How to ace a virtual job interview, according to a career coach

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With the government’s furlough scheme now paying a quarter of Britain’s wages, you might be thinking that it’s not the ideal time to be looking for a new job or to switch careers. 

“I think that’s a very common strategy. A lot of people think ‘I’ll just wait for it [the current, global coronavirus pandemic] to blow over’ but I personally don’t think that’s the best approach for a couple of reasons,” London-based career coach and consultant Hannah Salton says. 

“Firstly, it’s not all going to blow over quickly, and secondly – when things do get ‘back to normal’, many others will have the same idea and the job market could get very busy.”

Salton, who has a background in corporate recruitment, adds that while now is not the time to quit your job without a new offer, there’s certainly scope for those looking to develop their career. 

She continues: “If you’re employed, there is still a lot you can do proactively, for example reviewing your LinkedIn profile, developing your CV, reflecting on your achievements, and getting clear on what that next move is. And, most importantly: expanding, nurturing and developing your network.”

How to expand your network virtually

When you’re looking for a new job, Salton says the most important thing you can do is network – not in the schmoozing attending every event for the sake of it-way, but networking in the sense of fostering genuine authentic professional relationships with people in your industry and other industries you’re interested in. 

“Now could be a great time to try and kind of reconnect with old friends or colleagues, or try and build up new connections in your areas of interests,” Salton says. 

“I try and avoid being totally prescriptive on how to expand your network because I do think it’s a very personal thing. For some people, it may be texting previous colleagues and asking them for a virtual coffee – catching up with their professional world and getting a bit more of a feel for other people’s roles or employers. It can almost be a social reconnect.”

Salton also encourages all of her clients to be proactive about networking on LinkedIn. 

“LinkedIn is brilliant for being visible and for sharing content,” she says. “A lot of people aim to create a really shiny profile and hope to get headhunted. In my experience, that’s not the reality or the usefulness of LinkedIn, it’s much more useful to use as a platform to outreach and to have conversations with people. 

“This could be reaching out to people at companies that you might be interested in working at, asking for a virtual coffee over Skype to learn a little bit more about that person’s career journey, and learn about their challenges. I would recommend doing this in the spirit of connection and building a community. Sometimes people feel a bit funny about reaching out ‘cold’ to people, so do it with the right intention – to learn, gain insights, expand your network – rather than to pester them asking for a job. In my experience, the more you put yourself out there and make efforts to connect, learn, and network, the more opportunities come back to you.”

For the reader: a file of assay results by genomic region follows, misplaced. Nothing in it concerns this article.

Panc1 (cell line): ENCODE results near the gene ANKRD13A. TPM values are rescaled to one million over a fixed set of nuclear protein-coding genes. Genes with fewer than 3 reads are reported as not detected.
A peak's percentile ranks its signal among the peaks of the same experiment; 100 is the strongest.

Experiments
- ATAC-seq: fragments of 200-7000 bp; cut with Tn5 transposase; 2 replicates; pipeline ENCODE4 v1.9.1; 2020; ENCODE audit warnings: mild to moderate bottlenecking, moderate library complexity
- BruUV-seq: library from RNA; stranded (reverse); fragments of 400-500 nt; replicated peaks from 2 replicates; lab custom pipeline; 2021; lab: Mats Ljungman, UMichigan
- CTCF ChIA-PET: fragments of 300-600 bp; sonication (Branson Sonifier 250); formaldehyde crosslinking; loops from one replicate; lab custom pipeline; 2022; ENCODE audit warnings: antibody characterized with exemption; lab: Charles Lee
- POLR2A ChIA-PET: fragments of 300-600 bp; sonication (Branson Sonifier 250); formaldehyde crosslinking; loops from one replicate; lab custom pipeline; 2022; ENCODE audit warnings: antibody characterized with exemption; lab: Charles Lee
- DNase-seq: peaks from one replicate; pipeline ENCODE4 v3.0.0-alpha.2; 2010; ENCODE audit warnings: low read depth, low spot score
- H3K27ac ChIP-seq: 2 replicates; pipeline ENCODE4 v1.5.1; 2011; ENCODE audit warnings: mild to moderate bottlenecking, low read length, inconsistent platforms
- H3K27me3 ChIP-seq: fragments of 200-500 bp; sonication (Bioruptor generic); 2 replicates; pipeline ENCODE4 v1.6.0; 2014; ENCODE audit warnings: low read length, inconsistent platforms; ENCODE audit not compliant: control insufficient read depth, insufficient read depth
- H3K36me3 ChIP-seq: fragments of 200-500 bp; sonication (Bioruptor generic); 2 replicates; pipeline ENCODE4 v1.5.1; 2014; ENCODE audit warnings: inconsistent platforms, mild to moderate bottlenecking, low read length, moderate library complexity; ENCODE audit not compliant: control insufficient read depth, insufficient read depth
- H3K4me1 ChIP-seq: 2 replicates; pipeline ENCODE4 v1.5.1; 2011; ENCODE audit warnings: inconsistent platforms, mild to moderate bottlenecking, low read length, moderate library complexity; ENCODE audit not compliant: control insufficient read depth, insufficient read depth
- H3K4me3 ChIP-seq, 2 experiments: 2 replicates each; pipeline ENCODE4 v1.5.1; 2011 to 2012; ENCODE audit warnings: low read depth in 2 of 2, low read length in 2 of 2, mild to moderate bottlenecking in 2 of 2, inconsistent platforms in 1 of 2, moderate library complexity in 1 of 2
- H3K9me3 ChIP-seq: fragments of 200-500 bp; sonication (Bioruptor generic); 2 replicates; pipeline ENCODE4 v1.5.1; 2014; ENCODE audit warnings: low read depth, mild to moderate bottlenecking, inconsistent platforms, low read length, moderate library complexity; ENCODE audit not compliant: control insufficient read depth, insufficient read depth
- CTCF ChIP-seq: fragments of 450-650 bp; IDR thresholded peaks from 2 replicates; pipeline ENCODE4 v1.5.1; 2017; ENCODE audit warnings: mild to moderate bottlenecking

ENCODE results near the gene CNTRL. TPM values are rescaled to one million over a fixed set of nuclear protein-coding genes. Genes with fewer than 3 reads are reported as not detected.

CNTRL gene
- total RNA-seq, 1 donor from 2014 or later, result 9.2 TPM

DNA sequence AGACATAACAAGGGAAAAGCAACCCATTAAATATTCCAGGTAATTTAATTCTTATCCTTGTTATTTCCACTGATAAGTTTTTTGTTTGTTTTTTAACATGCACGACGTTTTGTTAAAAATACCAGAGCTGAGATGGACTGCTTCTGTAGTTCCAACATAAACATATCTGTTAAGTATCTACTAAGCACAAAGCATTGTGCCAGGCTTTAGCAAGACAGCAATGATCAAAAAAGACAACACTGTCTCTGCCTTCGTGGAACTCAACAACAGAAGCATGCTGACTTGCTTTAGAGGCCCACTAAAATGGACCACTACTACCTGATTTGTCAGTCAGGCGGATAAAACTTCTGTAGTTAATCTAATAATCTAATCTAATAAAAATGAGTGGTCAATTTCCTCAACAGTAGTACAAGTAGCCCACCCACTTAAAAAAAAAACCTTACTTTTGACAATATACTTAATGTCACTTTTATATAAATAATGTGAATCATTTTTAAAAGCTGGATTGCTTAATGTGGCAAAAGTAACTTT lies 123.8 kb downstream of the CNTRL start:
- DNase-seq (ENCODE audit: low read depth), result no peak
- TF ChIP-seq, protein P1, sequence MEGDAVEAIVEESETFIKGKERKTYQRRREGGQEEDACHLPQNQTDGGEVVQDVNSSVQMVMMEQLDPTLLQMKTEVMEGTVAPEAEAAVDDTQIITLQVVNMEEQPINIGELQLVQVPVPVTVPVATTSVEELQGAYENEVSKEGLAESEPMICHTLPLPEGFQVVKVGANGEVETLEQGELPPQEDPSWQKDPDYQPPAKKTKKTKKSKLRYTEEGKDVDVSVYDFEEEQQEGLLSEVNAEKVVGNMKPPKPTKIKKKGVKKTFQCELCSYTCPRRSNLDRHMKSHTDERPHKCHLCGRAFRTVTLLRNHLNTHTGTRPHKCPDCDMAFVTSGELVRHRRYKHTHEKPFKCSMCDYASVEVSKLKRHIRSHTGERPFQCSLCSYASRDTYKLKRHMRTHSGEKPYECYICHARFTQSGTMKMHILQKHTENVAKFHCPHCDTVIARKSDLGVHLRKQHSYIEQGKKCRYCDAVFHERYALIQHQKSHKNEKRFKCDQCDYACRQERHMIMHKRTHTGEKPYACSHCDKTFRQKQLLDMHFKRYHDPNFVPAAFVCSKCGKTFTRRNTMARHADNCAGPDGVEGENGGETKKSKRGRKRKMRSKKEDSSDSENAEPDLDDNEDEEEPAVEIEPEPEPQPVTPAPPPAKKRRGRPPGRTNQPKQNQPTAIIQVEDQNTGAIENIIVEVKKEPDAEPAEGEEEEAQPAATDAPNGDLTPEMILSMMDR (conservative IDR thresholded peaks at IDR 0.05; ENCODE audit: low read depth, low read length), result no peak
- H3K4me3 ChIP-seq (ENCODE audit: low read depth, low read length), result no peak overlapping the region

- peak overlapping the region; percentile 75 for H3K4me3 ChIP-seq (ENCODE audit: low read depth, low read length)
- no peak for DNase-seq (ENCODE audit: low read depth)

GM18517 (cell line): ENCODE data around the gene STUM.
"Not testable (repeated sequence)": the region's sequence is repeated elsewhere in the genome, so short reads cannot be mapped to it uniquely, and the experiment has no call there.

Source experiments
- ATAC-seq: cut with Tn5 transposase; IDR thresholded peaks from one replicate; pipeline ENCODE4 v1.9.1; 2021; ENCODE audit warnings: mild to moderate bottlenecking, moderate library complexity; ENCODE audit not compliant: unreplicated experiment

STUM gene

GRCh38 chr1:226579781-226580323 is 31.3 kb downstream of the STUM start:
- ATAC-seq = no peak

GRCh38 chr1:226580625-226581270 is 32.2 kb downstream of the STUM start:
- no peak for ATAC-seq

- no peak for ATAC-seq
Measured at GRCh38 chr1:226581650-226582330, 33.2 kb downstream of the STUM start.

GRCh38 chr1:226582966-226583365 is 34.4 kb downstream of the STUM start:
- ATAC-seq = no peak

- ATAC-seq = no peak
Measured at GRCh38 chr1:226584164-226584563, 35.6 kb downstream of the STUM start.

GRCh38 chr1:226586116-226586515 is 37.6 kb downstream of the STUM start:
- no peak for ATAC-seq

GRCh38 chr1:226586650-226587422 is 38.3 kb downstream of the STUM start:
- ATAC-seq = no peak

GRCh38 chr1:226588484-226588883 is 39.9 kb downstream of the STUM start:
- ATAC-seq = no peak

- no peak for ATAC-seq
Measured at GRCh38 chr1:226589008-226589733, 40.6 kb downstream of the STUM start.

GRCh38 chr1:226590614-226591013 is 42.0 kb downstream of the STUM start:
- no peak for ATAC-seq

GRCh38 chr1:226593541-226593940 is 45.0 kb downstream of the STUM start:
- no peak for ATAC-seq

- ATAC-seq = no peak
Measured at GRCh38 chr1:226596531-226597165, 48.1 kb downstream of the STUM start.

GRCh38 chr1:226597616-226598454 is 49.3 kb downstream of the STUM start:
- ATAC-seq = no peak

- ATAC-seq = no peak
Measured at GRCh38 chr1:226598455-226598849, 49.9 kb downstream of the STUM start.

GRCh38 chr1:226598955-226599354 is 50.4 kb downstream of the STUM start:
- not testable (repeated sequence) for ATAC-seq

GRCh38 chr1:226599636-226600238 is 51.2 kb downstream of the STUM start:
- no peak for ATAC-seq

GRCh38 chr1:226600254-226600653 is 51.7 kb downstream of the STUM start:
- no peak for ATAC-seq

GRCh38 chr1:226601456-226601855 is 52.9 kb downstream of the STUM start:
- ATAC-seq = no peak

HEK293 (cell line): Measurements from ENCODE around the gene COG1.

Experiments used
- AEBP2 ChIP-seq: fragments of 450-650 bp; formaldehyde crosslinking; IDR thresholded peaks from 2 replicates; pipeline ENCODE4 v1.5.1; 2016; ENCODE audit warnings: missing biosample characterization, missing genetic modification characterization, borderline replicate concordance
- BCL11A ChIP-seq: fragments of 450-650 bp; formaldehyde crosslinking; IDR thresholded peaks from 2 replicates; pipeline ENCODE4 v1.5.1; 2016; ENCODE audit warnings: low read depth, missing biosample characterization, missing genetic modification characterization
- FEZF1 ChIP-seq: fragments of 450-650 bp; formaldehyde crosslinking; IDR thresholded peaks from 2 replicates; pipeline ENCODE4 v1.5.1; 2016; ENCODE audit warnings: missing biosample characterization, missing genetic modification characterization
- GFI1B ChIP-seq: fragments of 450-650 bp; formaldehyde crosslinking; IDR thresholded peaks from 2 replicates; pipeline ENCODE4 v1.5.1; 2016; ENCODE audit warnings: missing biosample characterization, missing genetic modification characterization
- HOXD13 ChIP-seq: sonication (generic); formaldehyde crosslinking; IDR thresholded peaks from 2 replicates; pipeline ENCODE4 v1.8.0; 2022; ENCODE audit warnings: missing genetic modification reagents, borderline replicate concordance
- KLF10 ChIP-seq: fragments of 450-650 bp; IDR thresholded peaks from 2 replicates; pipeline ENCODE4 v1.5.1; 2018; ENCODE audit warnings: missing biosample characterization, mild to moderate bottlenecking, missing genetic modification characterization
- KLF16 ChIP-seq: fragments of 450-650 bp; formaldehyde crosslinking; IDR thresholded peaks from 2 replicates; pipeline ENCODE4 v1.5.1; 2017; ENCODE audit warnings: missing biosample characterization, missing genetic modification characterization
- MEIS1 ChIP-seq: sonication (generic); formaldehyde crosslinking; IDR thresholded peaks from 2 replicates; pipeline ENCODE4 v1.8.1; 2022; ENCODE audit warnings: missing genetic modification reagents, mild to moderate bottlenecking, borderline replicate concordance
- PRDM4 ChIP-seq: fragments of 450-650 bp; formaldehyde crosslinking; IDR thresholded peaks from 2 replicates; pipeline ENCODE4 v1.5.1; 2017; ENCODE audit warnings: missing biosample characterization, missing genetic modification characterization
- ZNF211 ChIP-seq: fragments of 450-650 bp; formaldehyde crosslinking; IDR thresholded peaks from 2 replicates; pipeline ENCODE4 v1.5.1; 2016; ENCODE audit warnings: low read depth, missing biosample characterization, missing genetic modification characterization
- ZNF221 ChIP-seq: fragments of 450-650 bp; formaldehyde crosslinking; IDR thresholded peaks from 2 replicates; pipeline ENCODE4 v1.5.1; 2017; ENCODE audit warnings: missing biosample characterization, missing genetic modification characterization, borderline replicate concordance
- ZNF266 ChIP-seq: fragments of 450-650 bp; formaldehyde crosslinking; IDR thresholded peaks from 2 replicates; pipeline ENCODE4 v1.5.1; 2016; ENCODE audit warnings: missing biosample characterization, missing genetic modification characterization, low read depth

How to ace a virtual job interview

Once you’ve secured a job interview, Salton says the process would be like any normal application, but the main interview will take place virtually instead of in person. 

“In certain industries, people have been using virtual interviews for a really long time, using telephone and video interviewing. So it’s quite well used anyway but obviously now it’s the default,” Salton says. 

“I would say the biggest risk is candidates being more self conscious or getting a bit flustered and nervous about using technology. So candidates should be reassured, that in terms of how they approach it, and the type of answers they give, a lot of that doesn’t change.”

Salton adds that the basics you need to get right before going into a virtual job interview are making sure you have a strong internet connection, making sure your household knows that you have an interview so you’re less likely to be interrupted but also if your kids do burst in, to not let it affect you too much and know that the interviewer understands the current tricky circumstances. 

How you are placed on your screen is another factor, and Salton says it should be like a passport photo. 

She continues: “Not being too far away or too close to the screen, with all of your head and maybe the tops of your shoulders and make sure the angle is okay. It doesn’t have to be super flattering, but making sure that you’re seen head on, rather than tilted. What you can do if you have a laptop is just try raising it a little bit with books so that your laptop is at eye level.”

What to wear during a virtual job interview

Salton recommends making the environment of the at-home interview as similar to an in-person interview as possible – which means wearing clothes you would regularly wear to a job interview

She adds: “You could argue that as long as you’re in a suit from the waist up, wear wherever you like, but I personally think from a mindset perspective, it helps you get in the right frame of mind.

“If you’re fully dressed how you would normally be, I think it puts you in more of a sophisticated, professional mindset.”

Body language is important, too. Think natural arm movement, looking at the person speaking on the screen instead of eyeballing the camera and allowing for natural silences.

“Knowing yourself and being able to confidently and clearly communicate your strengths, your skills, your experience – be that on an application form a CV, or your LinkedIn profile – is really key,” Salton adds.

“The ability to build relationships – whether that’s through an interview or through networking – will always continue to be important.”

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